I went to a boarding school in Connecticut, so I’ve enjoyed the spoils of life somewhat. But boarding school isn’t as luxurious as people make it out to be. My dad is also one of the most notorious drug dealers in Toronto, so I deal with that when I’m back there. The best of both worlds is within me, I can do hard stuff and soft stuff. I’m honest with myself and people who know me, they know it’s not fake at all. When I was growing up we were moving around so much and we lived so many places… Barbados, Idaho, Texas, Georgia, Kuwait, Africa, Connecticut, Maine, Virginia. Every school I would go to, kids would have their friends they grew up with. There was always stories from the last school year they would always bring up and I was never a part of that. I wanted to have a foundation for all four years.

jazzcartier2Because you’re a rapper from Toronto, everyone immediately brings up Drake. How do you feel about that constant connection?
It’s nobody’s fault. People ask me like, do I get mad about it? Like, what’s there to get mad at? He’s arguably the best rapper in the world right now. I can’t get mad at that. I’m ecstatic that people are talking about the city and that Drake on top of it. Without Drake, I wouldn’t be here. I wouldn’t have the vision. Going to school, I had friends in New York — Queens, Brooklyn, Harlem — and they’d talk about rappers and they’d always bring up Jay-Z. I never had that, a hometown rapper. So now I have that it’s and it’s sick. But the whole city isn’t on a come up, it’s that all the guys just feel entitled to self-affiliation. In Toronto you’re either with OVO and no one is really doing it solely by themselves. I can say I’m one of probably two or three. Most artists in Toronto are waiting for that major co-sign. It’s a very fucked up world that we live in, that’s the reality of it. Me, I could care less. At the end of the day people are going to do what they want to do. I don’t think I would collaborate with him now — I’d get washed! I don’t feel like I’m at the level where I can challenge him the way he could challenge me on a record. In a year or two years I would do something, but for now, I couldn’t do that to myself.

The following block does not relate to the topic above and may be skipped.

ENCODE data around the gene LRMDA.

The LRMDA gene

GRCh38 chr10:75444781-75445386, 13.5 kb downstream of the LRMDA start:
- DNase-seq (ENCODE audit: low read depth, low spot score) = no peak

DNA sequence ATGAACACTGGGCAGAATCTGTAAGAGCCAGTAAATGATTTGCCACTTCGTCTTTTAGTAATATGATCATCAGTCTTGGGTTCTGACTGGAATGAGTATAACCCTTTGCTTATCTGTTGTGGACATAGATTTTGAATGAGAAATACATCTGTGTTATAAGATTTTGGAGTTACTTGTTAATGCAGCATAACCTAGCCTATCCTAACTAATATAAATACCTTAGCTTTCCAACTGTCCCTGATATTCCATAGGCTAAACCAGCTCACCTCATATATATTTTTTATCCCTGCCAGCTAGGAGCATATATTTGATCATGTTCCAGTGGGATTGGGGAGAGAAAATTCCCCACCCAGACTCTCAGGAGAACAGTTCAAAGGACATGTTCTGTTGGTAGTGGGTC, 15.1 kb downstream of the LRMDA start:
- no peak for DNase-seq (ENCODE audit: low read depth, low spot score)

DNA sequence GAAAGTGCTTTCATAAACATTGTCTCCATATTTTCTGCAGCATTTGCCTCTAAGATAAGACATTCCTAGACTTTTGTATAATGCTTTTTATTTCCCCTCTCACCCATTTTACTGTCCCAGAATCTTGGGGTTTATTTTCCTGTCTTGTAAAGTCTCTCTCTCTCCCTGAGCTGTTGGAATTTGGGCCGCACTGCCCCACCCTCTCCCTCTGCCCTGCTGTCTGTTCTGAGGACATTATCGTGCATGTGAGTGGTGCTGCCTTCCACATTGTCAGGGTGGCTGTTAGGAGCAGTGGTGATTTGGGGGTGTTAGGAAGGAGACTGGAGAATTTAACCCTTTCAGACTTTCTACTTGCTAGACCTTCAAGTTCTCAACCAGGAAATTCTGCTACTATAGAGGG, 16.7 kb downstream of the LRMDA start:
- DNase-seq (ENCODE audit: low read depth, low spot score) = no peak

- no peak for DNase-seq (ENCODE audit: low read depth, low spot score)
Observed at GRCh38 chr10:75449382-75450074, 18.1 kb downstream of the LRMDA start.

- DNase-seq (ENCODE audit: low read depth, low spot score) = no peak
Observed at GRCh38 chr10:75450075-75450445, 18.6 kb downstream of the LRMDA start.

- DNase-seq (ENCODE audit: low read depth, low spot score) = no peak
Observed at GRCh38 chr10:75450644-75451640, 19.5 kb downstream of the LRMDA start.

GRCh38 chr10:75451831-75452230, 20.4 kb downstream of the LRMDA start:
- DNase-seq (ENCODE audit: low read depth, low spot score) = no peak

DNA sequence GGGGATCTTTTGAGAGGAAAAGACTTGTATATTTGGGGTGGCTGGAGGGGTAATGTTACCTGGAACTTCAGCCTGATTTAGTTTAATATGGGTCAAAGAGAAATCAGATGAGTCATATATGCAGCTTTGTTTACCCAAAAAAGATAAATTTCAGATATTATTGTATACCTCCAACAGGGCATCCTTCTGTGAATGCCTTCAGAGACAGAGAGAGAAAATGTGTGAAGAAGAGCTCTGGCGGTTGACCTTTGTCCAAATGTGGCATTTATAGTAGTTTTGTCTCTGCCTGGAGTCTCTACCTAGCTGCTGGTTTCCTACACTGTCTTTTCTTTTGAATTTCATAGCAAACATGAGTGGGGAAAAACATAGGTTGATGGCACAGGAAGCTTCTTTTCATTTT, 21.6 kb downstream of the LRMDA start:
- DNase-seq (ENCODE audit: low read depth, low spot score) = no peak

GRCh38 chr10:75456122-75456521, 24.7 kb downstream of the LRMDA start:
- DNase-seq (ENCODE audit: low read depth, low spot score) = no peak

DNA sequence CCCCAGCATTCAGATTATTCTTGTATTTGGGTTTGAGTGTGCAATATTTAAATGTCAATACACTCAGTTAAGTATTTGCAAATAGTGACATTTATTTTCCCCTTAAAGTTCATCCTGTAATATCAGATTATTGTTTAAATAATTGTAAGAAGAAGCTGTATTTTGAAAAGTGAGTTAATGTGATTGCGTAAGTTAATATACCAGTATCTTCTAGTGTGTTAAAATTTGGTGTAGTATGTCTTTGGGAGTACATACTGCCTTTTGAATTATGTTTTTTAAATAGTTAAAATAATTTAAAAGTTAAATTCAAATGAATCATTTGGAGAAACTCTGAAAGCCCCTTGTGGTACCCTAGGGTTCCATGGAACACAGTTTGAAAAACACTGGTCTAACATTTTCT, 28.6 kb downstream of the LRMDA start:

Are there other rappers in Toronto that you wish people knew? Do you want to shout some out?
Yes! Sean Leone, Jimmy Prime, Donnie Prime, Comedown, Devonte Lowe, River Tiber — there’s a lot. I know I’m missing some, but those are the ones that comes to my head right now.

What about someone outside of rap who is your dream person to collaborate with?
Norah Jones, Feist. I tweeted about Feist, I’ve tweeted about Corinne Bailey Rae. I’ve seen her around so many times, I can’t conjure up the courage to talk to her. Maybe she’ll see this. I hope so.

You can stream Hotel Paranoia in full below and New Yorkers can go see Cartier perform at SOBs tonight.

All photos by Jane Bruce.